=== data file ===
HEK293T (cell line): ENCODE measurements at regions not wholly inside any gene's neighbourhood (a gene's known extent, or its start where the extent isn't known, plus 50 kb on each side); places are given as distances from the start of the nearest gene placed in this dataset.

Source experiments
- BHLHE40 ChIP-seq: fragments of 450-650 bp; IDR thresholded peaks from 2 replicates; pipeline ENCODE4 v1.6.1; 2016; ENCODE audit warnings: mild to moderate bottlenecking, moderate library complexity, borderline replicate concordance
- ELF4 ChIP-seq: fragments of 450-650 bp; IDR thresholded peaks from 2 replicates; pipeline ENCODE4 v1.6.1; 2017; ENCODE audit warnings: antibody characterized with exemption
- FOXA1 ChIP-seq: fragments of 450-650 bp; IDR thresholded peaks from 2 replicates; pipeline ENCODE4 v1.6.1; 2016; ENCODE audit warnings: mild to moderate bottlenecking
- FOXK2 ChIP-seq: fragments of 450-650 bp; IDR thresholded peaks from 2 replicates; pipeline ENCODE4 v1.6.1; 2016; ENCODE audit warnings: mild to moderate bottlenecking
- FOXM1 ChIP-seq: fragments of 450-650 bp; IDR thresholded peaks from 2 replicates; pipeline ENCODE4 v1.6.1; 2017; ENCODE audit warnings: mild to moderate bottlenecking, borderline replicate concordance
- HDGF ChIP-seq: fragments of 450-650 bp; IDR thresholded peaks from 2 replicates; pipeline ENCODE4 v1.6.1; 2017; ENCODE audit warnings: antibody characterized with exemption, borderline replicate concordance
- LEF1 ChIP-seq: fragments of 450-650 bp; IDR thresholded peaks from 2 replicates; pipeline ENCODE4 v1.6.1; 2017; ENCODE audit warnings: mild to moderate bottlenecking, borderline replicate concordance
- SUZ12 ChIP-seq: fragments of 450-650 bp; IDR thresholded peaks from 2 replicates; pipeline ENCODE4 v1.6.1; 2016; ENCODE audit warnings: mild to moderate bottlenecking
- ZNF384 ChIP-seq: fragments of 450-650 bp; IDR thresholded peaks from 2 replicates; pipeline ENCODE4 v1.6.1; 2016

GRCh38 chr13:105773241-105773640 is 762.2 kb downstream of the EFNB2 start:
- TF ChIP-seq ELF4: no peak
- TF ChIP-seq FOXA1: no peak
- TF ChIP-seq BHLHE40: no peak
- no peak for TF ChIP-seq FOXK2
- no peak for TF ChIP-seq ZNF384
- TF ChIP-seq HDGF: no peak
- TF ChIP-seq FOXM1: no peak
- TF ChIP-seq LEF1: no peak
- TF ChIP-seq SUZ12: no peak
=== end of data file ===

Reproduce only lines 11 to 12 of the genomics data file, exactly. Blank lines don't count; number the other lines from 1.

- ZNF384 ChIP-seq: fragments of 450-650 bp; IDR thresholded peaks from 2 replicates; pipeline ENCODE4 v1.6.1; 2016

GRCh38 chr13:105773241-105773640 is 762.2 kb downstream of the EFNB2 start: